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Rigorous Fearless Independent

Although Q4 net additions were on target and on par with past years, Netflix has forecast very low global subscriber growth for Q1 (2.5 million)—this would be the smallest number of additions in that quarter since the company launched a streaming-only plan over a decade ago

New US price rises will once again prove that consumers value the service and its content but, by stealth, SVOD is no longer 'cheap'

January 2022 is a decade since Netflix launched in the UK. The pace of the change in the local sector that it drives and rides is astounding, and while its efforts to embrace industry responsibility are noticeable, more will be continually asked of it

Higher overall inflation, together with a bigger mark-up than in previous years for some, is implying significant in-contract price increases for the UK telecoms operators—an average of 7.7% for the mobile operators.

Although we may see a 5-6% short-term boost to mobile service revenue growth from these price increases, new-customer pricing remains crucial and could erode the boost from these in-contract rises entirely.

We have been surprised by Ofcom’s interventions to discourage these price increases. The industry needs all the help it can get to fund next generation 5G and full fibre networks, and these in-contract price increases are no guarantee that prices and revenues overall will start to rise.

Microsoft’s acquisition of Activision Blizzard is industry transforming—accelerating the momentum toward global subscription gaming across all devices and becoming an entertainment IP powerhouse.

Activision’s ‘toxic culture’ distress was acute and couldn’t be solved—Microsoft will (and should) clean up a tarnished organisation. The troubles had hammered Activision’s share price, allowing Microsoft to pick up world-class IP at a bargain relative to year-ago prices.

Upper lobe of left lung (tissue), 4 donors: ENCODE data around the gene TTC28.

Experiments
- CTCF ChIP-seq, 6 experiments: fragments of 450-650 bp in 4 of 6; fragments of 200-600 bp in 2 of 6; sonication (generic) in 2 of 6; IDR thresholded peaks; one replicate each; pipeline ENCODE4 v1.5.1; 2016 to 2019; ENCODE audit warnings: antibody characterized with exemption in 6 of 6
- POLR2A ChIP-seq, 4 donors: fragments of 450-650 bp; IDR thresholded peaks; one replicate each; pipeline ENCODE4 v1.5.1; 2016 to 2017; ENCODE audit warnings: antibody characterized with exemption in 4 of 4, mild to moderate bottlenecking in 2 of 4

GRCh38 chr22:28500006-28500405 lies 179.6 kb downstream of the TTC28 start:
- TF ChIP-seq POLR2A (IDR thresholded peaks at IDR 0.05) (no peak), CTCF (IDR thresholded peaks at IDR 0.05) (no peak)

Sony faces a harsh reckoning on its long-term strategy for PlayStation, while EA and Ubisoft have become desirable acquisition targets.

Douglas said “I think the days of just building scale and generating advertising revenue in order to fund an entire newsroom are probably over,” he says. “I think people have more sophisticated views of what it is they are building now. The kind of themes that we are seeing is those businesses that focus down on utility or one very specific aspect of the market – one or two beats, one or two specific areas of journalism – are the businesses that seem to be doing better."

He added “I’m thinking about the Athletic, I’m thinking about Politico, I’m thinking about Tortoise to some degree. Loyal, dedicated user bases, membership models – certainly at the very least registered users – are just so much more valuable than just relying on traffic, just relying on an advertising model.”

Freezing the price of the licence fee for two years (which will then rise in line with inflation for the following four years) will leave the BBC with a hole to fill: the broadcaster has said that by fiscal 2027 the annual deficit will be c.£285 million

Despite an increased borrowing limit of £750 million, commercial returns will be insufficient to plug the gaps

With 148 regulatory quotas and targets to meet as part of its operating licence, it is likely that the BBC will topslice content and services expenditure, rather than axing content and services wholesale